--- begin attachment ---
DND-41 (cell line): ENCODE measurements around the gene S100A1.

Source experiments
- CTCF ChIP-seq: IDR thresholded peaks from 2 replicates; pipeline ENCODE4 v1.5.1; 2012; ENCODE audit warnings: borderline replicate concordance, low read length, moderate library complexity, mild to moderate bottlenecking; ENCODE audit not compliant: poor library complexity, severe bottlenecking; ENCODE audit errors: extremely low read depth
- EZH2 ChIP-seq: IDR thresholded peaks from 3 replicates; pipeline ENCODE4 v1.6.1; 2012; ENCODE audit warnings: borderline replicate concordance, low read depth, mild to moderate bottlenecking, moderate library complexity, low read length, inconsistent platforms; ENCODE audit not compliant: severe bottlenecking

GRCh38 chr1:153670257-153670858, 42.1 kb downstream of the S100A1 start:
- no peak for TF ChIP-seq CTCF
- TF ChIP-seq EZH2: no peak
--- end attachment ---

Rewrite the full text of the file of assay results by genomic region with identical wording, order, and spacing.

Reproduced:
DND-41 (cell line): ENCODE measurements around the gene S100A1.

Source experiments
- CTCF ChIP-seq: IDR thresholded peaks from 2 replicates; pipeline ENCODE4 v1.5.1; 2012; ENCODE audit warnings: borderline replicate concordance, low read length, moderate library complexity, mild to moderate bottlenecking; ENCODE audit not compliant: poor library complexity, severe bottlenecking; ENCODE audit errors: extremely low read depth
- EZH2 ChIP-seq: IDR thresholded peaks from 3 replicates; pipeline ENCODE4 v1.6.1; 2012; ENCODE audit warnings: borderline replicate concordance, low read depth, mild to moderate bottlenecking, moderate library complexity, low read length, inconsistent platforms; ENCODE audit not compliant: severe bottlenecking

GRCh38 chr1:153670257-153670858, 42.1 kb downstream of the S100A1 start:
- no peak for TF ChIP-seq CTCF
- TF ChIP-seq EZH2: no peak